This week’s Parsha is Parshas Mishpatim. In this Parsha there are many commandments. One of them is the prohibition for s judge to take a bribe (Exodus 23:8). The Talmud explains to us that the very Hebrew word for a bribe, Shochad,/i> – comes from the Hebrew words Shehu Chad – “for he is one” indicating that once a judge has taken a bribe from one of the sides, he is now one with that side, and can no longer see the case from an impartial viewpoint. He now stands united in his view of the case with the party that gave him the bribe.,br>
The Talmud sites one example of the power a bribe can have upon a person, even the greatest of people. The High Priest (Kohen Gadol) was not allowed to be part of the Rabbinical Court that convened to decide if a leap year should be declared or not. Why couldn’t the High Priest be part of this decision? The Talmud (Sanhedrin 18b) explains that when we add a month to our lunar calendar, the High Holidays fall closer to the winter and to cold weather. Since the High Priest was required to immerse himself in the mikvah five times on Yom Kippur, he may not want to make a leap year that will cause Yom Kippur to come out in a time that is colder for him when he immerses. The High Priest may have his decision whether or not to declare a leap year be clouded by his desire to keep Yom Kippur closer to the summer, so it will be on a day that is warmer.,br>,br>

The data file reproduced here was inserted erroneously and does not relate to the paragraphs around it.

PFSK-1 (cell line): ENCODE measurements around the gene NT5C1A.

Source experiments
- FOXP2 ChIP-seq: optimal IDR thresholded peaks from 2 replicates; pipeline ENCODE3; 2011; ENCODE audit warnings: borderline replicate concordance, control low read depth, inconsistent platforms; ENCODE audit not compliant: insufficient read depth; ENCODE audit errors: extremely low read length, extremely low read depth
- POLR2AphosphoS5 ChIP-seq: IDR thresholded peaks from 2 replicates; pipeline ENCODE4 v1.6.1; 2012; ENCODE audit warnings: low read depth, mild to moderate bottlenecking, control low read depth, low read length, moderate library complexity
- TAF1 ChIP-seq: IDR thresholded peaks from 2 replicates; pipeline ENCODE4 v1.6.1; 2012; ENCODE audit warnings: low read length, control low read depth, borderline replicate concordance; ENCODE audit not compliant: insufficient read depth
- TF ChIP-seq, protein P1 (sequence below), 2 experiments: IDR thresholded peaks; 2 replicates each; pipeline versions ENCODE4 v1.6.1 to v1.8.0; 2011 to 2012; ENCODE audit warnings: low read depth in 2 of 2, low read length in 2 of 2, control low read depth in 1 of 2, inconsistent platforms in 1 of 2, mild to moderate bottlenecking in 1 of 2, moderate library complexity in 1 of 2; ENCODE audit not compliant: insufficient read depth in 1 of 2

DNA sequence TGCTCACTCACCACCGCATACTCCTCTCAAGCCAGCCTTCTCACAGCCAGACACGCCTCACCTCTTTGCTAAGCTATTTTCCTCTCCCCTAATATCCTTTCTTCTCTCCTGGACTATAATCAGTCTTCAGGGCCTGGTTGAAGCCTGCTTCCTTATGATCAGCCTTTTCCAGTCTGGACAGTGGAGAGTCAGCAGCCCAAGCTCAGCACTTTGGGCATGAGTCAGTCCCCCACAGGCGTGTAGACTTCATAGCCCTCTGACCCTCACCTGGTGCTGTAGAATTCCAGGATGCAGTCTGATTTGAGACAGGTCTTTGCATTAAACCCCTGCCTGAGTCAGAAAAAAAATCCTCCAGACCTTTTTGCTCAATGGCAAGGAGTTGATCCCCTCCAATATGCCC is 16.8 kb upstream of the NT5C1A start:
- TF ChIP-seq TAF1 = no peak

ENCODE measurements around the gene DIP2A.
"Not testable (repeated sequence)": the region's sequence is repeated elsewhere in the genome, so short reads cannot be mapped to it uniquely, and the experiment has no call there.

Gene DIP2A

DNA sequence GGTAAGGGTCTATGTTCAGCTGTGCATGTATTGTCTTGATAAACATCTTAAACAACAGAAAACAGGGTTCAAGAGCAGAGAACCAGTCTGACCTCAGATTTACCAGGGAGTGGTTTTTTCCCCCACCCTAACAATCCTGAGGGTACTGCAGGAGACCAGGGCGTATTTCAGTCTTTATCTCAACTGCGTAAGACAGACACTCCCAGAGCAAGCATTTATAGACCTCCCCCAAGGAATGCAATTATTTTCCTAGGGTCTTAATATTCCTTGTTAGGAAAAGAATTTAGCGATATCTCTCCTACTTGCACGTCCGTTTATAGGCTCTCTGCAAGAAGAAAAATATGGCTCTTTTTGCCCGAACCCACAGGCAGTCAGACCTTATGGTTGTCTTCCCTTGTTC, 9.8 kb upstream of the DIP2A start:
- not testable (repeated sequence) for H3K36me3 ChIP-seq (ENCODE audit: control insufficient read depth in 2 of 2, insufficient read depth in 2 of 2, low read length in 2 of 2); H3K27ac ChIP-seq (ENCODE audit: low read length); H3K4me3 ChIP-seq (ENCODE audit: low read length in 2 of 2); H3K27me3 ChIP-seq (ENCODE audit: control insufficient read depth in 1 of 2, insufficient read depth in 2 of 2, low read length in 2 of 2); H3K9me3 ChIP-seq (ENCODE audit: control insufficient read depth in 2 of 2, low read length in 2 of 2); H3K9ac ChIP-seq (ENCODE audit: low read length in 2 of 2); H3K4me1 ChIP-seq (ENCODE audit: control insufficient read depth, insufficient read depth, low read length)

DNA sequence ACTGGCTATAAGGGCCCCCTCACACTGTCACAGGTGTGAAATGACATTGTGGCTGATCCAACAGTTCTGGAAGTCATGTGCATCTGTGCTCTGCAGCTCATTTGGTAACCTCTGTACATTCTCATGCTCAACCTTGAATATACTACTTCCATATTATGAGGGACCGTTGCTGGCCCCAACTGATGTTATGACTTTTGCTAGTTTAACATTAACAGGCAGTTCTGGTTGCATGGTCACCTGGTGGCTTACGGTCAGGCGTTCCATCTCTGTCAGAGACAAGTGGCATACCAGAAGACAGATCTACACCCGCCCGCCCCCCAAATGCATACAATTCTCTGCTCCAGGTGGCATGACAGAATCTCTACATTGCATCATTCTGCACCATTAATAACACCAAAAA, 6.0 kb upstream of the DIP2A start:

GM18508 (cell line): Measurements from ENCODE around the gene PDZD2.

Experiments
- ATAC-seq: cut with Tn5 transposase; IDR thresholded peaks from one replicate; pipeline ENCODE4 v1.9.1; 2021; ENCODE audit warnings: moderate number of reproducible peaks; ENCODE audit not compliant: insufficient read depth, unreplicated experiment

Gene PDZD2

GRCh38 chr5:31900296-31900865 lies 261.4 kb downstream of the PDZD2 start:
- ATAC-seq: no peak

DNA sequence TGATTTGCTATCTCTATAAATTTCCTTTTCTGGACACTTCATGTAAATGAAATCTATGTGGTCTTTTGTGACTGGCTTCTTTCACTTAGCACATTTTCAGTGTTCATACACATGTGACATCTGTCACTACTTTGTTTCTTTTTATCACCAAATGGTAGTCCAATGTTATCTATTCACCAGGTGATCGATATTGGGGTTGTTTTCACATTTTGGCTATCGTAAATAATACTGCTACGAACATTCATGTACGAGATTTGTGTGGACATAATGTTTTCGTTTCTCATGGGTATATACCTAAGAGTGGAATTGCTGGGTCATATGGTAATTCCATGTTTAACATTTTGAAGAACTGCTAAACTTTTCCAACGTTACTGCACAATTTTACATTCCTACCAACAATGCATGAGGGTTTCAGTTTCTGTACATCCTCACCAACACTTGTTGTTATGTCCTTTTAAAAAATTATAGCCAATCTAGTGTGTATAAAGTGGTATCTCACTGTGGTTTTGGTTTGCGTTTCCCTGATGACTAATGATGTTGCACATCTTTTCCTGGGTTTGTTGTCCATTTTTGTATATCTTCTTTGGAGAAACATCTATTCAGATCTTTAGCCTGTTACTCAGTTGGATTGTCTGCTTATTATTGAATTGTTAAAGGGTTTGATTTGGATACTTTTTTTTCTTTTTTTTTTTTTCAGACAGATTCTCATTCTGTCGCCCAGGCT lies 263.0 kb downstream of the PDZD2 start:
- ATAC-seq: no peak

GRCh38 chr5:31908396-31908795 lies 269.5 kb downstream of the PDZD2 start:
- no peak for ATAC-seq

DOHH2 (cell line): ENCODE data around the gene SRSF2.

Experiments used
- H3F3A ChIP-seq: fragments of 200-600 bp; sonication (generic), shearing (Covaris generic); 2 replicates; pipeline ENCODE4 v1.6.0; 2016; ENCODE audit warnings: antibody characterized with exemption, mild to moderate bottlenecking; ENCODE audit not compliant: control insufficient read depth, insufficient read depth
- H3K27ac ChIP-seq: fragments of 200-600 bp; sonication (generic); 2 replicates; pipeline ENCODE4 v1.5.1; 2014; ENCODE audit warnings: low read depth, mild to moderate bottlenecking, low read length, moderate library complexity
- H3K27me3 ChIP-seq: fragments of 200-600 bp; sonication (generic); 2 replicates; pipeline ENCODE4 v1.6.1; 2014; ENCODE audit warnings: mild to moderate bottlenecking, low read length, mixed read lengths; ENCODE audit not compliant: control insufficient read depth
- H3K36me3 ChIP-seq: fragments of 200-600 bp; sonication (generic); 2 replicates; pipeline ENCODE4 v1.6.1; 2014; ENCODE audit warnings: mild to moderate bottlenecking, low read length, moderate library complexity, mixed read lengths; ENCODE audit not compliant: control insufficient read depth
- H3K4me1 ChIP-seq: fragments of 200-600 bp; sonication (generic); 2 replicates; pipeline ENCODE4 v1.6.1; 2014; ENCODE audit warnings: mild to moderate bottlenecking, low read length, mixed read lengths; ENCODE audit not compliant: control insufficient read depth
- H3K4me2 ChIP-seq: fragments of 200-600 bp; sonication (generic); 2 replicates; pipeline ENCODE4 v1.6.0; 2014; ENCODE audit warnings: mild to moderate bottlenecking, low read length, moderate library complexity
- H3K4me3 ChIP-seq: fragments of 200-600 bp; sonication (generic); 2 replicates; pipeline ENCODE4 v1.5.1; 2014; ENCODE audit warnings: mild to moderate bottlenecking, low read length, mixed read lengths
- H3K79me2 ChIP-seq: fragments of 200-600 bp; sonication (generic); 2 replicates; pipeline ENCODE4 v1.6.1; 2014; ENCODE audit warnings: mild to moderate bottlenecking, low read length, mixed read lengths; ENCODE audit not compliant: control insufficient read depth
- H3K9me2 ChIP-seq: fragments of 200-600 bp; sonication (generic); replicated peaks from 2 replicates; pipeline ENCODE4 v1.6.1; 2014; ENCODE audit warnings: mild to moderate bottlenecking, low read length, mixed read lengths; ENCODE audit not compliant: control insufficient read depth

If we think about this the reason given is a little puzzling. The weather in Jerusalem around the time of Yom Kippur, even on a late year, is not very cold at all. If it was necessary, we know that they were allowed to add some hot water into the mikvah that the High Priest immersed in. Nevertheless, the fact that there may be some minor inconvenience may affect the actions of the High Priest, as great a tzadik as he may have been.
Rav Yisroel Salanter explained that the concept of ulterior motivation affecting one’s deeds or opinion is not limited just to a judge in a court room. Each one of us is always forming opinions and deciding upon ways of behavior, based upon what we think. What we must realize is that we too have ulterior motivations,/b> that affect our opinions. These may be very deep, not obvious, but they are real and powerful. When we start thinking about someone, or reacting to a situation, it is imperative that we think a second time and discover any motivation within ourselves that is causing our behavior or reaction. How often do we say something or do something that we regret afterwards? If we realize that our immediate knee jerk reaction may not always be the correct one, hopefully we will think a second time before we decide what to say or what to do, and avoid the pitfalls of mistaken actions or words.